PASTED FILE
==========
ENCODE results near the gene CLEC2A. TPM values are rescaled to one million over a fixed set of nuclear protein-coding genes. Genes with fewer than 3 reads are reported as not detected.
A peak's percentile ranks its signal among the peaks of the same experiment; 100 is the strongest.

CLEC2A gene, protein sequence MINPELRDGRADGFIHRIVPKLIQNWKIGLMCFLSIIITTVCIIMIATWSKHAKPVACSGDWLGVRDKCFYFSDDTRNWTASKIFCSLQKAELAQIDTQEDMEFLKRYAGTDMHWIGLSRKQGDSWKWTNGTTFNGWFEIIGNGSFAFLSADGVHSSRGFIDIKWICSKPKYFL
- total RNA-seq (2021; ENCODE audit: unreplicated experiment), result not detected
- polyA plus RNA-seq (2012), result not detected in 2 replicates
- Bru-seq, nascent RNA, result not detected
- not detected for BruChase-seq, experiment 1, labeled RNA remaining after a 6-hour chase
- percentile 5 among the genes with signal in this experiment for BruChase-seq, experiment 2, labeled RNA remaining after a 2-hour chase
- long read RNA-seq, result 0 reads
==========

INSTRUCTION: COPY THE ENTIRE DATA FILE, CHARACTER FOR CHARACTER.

ENCODE results near the gene CLEC2A. TPM values are rescaled to one million over a fixed set of nuclear protein-coding genes. Genes with fewer than 3 reads are reported as not detected.
A peak's percentile ranks its signal among the peaks of the same experiment; 100 is the strongest.

CLEC2A gene, protein sequence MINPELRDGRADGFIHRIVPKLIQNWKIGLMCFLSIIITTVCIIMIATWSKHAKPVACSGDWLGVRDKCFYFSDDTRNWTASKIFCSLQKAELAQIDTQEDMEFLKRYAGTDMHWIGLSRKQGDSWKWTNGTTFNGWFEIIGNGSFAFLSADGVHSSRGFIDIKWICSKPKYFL
- total RNA-seq (2021; ENCODE audit: unreplicated experiment), result not detected
- polyA plus RNA-seq (2012), result not detected in 2 replicates
- Bru-seq, nascent RNA, result not detected
- not detected for BruChase-seq, experiment 1, labeled RNA remaining after a 6-hour chase
- percentile 5 among the genes with signal in this experiment for BruChase-seq, experiment 2, labeled RNA remaining after a 2-hour chase
- long read RNA-seq, result 0 reads